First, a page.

Zeleny M. & Hufford K. D. (1992) The ordering of the unknown by causing it to order itself. International Journal of General Systems 21(2): 239–253. https://cepa.info/3932
The ordering of the unknown by causing it to order itself.
International Journal of General Systems 21(2): 239–253.
Fulltext at https://cepa.info/3932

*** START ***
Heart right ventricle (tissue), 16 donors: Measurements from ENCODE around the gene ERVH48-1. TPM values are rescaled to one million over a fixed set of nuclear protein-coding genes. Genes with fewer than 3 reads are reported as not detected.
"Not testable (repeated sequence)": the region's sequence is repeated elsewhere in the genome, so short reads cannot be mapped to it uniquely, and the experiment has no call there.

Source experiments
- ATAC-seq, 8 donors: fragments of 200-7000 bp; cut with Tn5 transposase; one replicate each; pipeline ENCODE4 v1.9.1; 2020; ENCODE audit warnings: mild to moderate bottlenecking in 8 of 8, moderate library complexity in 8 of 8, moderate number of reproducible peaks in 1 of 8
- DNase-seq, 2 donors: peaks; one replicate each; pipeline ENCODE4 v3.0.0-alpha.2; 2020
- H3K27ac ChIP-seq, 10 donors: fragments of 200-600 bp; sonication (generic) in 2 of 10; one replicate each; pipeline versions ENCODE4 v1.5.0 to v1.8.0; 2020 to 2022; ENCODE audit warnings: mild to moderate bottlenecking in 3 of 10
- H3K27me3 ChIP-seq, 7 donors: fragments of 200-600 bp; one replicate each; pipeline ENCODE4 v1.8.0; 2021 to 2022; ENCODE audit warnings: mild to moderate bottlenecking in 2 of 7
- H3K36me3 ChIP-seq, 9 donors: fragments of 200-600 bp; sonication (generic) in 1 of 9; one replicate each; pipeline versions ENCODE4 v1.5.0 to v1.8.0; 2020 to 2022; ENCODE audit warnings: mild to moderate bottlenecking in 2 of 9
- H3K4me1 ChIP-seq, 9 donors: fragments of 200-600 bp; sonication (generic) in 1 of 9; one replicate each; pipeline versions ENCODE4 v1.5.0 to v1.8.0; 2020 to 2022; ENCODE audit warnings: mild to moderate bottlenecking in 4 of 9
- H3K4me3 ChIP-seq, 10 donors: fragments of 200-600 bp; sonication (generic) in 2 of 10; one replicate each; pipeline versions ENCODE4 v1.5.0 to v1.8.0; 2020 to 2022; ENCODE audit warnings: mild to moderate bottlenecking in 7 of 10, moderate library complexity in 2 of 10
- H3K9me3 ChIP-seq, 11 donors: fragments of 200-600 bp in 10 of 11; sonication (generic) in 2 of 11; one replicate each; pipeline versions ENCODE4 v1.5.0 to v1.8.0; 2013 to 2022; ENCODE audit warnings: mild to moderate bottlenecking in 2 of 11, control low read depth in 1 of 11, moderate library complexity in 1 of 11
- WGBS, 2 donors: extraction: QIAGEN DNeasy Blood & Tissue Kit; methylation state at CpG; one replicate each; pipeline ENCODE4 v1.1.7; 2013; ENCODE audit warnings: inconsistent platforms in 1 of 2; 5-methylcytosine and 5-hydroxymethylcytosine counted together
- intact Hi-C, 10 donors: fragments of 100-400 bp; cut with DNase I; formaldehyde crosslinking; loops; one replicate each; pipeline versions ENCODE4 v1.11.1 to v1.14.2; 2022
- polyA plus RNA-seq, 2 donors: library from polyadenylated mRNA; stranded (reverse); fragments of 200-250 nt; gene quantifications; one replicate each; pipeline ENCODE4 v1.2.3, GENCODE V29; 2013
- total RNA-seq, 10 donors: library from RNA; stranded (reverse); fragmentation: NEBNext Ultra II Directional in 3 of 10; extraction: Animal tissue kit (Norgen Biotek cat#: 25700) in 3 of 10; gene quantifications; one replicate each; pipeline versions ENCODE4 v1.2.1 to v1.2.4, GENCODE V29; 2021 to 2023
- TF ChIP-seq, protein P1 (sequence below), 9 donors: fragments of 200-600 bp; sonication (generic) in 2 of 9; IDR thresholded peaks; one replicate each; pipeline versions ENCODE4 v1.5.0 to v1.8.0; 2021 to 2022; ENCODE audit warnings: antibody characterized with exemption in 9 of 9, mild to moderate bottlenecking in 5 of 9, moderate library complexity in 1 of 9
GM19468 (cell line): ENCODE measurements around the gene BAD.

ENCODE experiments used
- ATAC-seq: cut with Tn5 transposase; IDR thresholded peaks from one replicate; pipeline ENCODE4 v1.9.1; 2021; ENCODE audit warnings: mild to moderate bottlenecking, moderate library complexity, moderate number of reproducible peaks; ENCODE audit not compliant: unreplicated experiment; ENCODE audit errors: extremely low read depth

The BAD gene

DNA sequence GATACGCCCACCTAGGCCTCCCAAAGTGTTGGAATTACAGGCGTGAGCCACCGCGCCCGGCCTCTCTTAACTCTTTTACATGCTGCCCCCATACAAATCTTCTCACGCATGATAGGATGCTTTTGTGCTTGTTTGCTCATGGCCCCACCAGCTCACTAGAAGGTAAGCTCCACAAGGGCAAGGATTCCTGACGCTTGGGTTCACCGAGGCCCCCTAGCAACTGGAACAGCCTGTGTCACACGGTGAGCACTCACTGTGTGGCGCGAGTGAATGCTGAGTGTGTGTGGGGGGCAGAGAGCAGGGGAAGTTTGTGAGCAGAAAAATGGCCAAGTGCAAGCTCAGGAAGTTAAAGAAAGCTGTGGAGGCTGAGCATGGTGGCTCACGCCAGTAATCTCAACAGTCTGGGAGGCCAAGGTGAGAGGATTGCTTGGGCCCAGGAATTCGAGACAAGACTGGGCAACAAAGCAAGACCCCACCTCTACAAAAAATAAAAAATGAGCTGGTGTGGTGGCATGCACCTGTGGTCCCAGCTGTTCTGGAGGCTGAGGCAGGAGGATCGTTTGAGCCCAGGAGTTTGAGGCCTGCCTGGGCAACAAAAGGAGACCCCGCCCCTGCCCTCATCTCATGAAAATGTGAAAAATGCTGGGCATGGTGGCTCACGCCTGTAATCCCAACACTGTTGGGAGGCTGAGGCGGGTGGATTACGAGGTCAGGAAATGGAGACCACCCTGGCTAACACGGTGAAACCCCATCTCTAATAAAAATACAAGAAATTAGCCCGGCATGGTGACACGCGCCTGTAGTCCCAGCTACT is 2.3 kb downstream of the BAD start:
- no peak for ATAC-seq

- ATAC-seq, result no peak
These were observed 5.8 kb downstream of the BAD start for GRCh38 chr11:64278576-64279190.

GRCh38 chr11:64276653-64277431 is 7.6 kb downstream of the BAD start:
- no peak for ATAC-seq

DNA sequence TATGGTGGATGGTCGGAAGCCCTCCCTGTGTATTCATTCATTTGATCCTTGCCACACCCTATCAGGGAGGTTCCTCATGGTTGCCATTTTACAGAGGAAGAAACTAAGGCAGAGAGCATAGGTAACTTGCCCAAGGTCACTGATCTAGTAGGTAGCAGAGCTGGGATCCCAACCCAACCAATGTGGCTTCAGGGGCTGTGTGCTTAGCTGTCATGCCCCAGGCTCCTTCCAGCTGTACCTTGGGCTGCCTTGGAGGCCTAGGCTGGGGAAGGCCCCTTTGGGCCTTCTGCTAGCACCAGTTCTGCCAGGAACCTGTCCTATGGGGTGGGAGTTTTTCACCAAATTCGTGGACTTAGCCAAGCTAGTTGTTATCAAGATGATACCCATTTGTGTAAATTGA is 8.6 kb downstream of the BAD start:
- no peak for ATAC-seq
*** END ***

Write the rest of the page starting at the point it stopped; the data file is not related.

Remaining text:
Excerpt: In the focal paper of Zeleny and Hufford (1991), the criteria of autopoiesis (which were created by others) were applied to three examples of systems: cells, osmotic growth, and family. This is a simple exercise, but with very important implications. It has also not been carried out before, not even by the “fathers” of autopoiesis. Our conclusions are also clear: Although all living systems are autopoietic, not all autopoietic systems are living. All autopoietic systems must be social systems. These conclusions have many implications, some of them significant. It is irrelevant whether we personally like, dislike, or hate such implications. Such emotions, although important, should not make their way into the discussion. Without attempting to be “cute,” let us remember that many critics deeply hated not only Galileo’s conjecture, but the man himself; also, we all might dislike the law of gravity while falling down a flight of stairs. It certainly was not our goal to discuss human families, concentration camps, biological cells, or osmotic growths as such in all their richness and specificity. We will therefore resist being drawn into discussing whether these systems are good, bad, or “hell.” It all depends on one’s personal experiences with them. We would have written an entirely different paper had we wished to address such emotions. Clarity, simplicity, and importance of the premises and conclusions of our paper should normally elicit very short, simple, and clear responses. In this context, one should comment on whether or not we have misapplied one or more of the criteria and instruct us about their correct application, or perhaps even question the set of criteria itself, although we have not questioned them ourselves. In this context and in our opinion the rejoinders consist of only tangentially related personal views, experiences, philosophies and convictions which are inappropriate and redundant in the discussion of the focal topic, “The application of autopoiesis in systems analysis: Are autopoietic systems also social systems?” If it is necessary to refer to other related, or even remotely related, ideas, it is, as it always has been, appropriate to provide published references rather than substitute a full, personal exposé.